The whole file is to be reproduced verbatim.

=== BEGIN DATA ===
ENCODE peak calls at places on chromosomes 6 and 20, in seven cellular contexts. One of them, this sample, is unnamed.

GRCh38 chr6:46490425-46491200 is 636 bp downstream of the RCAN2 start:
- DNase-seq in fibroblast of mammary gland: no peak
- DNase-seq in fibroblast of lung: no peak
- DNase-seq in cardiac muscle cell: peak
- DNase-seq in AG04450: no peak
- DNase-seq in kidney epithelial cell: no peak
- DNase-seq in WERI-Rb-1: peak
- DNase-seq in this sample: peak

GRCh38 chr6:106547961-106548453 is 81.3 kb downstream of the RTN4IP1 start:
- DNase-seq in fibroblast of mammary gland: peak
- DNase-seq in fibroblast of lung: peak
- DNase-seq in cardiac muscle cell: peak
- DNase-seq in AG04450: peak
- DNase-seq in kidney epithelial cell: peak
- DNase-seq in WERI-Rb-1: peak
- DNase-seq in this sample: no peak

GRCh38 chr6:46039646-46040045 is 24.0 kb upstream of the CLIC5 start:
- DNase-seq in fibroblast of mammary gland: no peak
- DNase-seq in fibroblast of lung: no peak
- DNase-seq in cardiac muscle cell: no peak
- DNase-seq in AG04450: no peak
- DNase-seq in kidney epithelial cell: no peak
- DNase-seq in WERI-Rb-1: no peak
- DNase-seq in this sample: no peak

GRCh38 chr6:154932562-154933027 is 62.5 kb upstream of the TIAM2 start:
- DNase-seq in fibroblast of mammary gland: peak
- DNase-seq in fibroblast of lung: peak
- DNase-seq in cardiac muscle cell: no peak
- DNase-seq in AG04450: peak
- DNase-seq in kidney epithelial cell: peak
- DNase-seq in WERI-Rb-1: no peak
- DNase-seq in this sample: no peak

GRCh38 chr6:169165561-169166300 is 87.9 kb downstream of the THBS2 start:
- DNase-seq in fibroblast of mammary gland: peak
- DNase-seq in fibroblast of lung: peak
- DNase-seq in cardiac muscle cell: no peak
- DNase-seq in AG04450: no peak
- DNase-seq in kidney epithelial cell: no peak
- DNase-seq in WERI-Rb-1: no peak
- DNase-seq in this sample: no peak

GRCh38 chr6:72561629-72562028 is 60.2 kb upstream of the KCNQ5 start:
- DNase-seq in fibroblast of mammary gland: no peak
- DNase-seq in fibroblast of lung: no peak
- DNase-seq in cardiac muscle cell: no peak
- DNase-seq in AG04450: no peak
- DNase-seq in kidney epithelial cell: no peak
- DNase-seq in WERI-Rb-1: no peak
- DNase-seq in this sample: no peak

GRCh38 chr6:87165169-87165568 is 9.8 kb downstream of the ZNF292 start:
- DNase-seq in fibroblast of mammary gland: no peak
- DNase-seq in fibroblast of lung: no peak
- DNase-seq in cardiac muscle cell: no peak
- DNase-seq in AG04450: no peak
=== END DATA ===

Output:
ENCODE peak calls at places on chromosomes 6 and 20, in seven cellular contexts. One of them, this sample, is unnamed.

GRCh38 chr6:46490425-46491200 is 636 bp downstream of the RCAN2 start:
- DNase-seq in fibroblast of mammary gland: no peak
- DNase-seq in fibroblast of lung: no peak
- DNase-seq in cardiac muscle cell: peak
- DNase-seq in AG04450: no peak
- DNase-seq in kidney epithelial cell: no peak
- DNase-seq in WERI-Rb-1: peak
- DNase-seq in this sample: peak

GRCh38 chr6:106547961-106548453 is 81.3 kb downstream of the RTN4IP1 start:
- DNase-seq in fibroblast of mammary gland: peak
- DNase-seq in fibroblast of lung: peak
- DNase-seq in cardiac muscle cell: peak
- DNase-seq in AG04450: peak
- DNase-seq in kidney epithelial cell: peak
- DNase-seq in WERI-Rb-1: peak
- DNase-seq in this sample: no peak

GRCh38 chr6:46039646-46040045 is 24.0 kb upstream of the CLIC5 start:
- DNase-seq in fibroblast of mammary gland: no peak
- DNase-seq in fibroblast of lung: no peak
- DNase-seq in cardiac muscle cell: no peak
- DNase-seq in AG04450: no peak
- DNase-seq in kidney epithelial cell: no peak
- DNase-seq in WERI-Rb-1: no peak
- DNase-seq in this sample: no peak

GRCh38 chr6:154932562-154933027 is 62.5 kb upstream of the TIAM2 start:
- DNase-seq in fibroblast of mammary gland: peak
- DNase-seq in fibroblast of lung: peak
- DNase-seq in cardiac muscle cell: no peak
- DNase-seq in AG04450: peak
- DNase-seq in kidney epithelial cell: peak
- DNase-seq in WERI-Rb-1: no peak
- DNase-seq in this sample: no peak

GRCh38 chr6:169165561-169166300 is 87.9 kb downstream of the THBS2 start:
- DNase-seq in fibroblast of mammary gland: peak
- DNase-seq in fibroblast of lung: peak
- DNase-seq in cardiac muscle cell: no peak
- DNase-seq in AG04450: no peak
- DNase-seq in kidney epithelial cell: no peak
- DNase-seq in WERI-Rb-1: no peak
- DNase-seq in this sample: no peak

GRCh38 chr6:72561629-72562028 is 60.2 kb upstream of the KCNQ5 start:
- DNase-seq in fibroblast of mammary gland: no peak
- DNase-seq in fibroblast of lung: no peak
- DNase-seq in cardiac muscle cell: no peak
- DNase-seq in AG04450: no peak
- DNase-seq in kidney epithelial cell: no peak
- DNase-seq in WERI-Rb-1: no peak
- DNase-seq in this sample: no peak

GRCh38 chr6:87165169-87165568 is 9.8 kb downstream of the ZNF292 start:
- DNase-seq in fibroblast of mammary gland: no peak
- DNase-seq in fibroblast of lung: no peak
- DNase-seq in cardiac muscle cell: no peak
- DNase-seq in AG04450: no peak